A creative solution to one of the most damaging activities on the planet: contemporary farming. Vertical farming eliminates nearly all of the problems involved in agricultural production, including fertilizer runoff, pesticide use, the vagaries of uncertain weather conditions, and the burning of fossil fuels in transporting food products from the countryside to the cities where they are consumed.

By growing produce in a controlled, closed environment using advanced industrial control systems, ver
Sep 10, 2014 Elaine rated it really liked it  ·  review of another edition
The Vertical Farm: Feeding the World in the 21st Century suggests a solution for urban agriculture that is sustainable and practical. Currently, there is a need for new farming methods in an unpredictable climatic world. Present farming practices can be devastating to the environment-consider agrochemical runoff (responsible for more ecosystem disruption than any other single kind of pollution), deforestation, fossil fuels (more than 20% of all burned fuels is contributed to farming), and clean ...more
Dec 04, 2015 Hayley rated it liked it  ·  review of another edition
I enjoyed this book, but like others have said, it reads more like a longish article internet article and a launch point for further studies. He is an effective communicator of science for the layperson, without being boring or oversimplifying, so I'd recommend it for the IFL science crowd. As a dedicated listener of the Twix podcasts, I am more familiar with him as a parasitologist, so I think I was hoping for a little more microbiological tangents. It was definitely worth picking up, though. W ...more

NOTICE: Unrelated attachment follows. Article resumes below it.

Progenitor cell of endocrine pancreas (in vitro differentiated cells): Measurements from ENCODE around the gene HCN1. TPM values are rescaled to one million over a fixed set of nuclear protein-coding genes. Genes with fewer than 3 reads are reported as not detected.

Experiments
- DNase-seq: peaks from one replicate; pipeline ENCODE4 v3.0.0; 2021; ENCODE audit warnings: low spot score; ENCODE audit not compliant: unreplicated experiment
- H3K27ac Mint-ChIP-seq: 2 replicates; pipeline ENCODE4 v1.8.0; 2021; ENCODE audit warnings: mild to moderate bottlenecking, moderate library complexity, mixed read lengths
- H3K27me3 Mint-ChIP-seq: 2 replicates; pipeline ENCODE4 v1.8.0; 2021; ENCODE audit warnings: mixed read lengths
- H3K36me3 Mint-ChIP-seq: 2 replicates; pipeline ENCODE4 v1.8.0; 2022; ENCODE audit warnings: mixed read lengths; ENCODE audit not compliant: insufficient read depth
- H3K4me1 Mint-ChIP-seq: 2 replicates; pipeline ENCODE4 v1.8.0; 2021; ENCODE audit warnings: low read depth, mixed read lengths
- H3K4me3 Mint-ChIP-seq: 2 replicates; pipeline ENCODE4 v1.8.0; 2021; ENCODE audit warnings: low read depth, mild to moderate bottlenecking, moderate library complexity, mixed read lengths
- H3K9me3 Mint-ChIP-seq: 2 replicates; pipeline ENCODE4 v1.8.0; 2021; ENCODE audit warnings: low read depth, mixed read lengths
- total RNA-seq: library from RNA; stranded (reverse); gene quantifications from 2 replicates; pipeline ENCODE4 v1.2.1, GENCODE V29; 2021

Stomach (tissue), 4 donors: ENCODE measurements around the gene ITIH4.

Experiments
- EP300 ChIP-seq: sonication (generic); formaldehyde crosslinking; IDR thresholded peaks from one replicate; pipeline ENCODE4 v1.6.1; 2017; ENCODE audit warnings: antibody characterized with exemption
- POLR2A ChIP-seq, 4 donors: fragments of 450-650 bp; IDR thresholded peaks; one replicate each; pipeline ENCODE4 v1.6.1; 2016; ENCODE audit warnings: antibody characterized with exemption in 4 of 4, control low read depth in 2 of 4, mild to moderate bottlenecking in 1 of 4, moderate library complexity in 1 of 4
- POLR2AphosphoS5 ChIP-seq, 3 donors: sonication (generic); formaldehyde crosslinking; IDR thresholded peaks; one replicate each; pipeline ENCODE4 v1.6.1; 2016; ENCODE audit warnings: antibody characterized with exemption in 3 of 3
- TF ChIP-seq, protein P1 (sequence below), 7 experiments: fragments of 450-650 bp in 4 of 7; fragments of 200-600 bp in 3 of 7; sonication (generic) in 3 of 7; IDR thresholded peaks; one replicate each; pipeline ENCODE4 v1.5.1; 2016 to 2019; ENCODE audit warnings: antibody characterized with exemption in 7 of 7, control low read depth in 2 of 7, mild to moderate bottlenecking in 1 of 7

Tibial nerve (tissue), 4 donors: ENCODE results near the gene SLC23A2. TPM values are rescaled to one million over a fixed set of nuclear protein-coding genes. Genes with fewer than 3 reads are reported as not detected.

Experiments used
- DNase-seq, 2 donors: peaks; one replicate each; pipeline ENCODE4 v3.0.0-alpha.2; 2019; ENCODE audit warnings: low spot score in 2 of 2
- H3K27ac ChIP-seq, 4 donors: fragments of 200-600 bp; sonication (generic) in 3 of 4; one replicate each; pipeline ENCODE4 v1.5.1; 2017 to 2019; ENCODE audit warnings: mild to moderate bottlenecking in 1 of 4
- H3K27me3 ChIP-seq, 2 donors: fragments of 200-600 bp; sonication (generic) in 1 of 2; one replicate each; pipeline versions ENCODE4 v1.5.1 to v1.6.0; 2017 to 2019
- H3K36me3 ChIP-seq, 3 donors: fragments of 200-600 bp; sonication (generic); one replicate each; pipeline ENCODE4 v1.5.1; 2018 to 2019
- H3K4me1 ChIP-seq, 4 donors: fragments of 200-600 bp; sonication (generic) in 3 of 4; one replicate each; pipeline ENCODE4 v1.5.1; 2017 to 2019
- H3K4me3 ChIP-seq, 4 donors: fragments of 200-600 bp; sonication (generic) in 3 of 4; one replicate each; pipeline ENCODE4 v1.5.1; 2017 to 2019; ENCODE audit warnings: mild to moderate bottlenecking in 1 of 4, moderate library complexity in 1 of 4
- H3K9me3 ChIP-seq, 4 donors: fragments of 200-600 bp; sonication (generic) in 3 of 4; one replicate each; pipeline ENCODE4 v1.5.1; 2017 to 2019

Feb 02, 2015 Brent rated it liked it  ·  review of another edition
Shelves: research
This book is a longer treatment of an essay in which Despommier promotes the concept of using vertical farms to replace conventional agricultural efforts. The ideas are provoking and his arguments are persuasive, but this book is stuffed with a lot of material that distracted me more often than not. Unless you're curious about the history of agriculture or the exact numbers behind the inefficiencies of our current food production systems, it's probably easier to visit Despommier's website to get ...more
Gotta be good, blurb from Sting :9
I wonder what Wendell Berry would think about this one.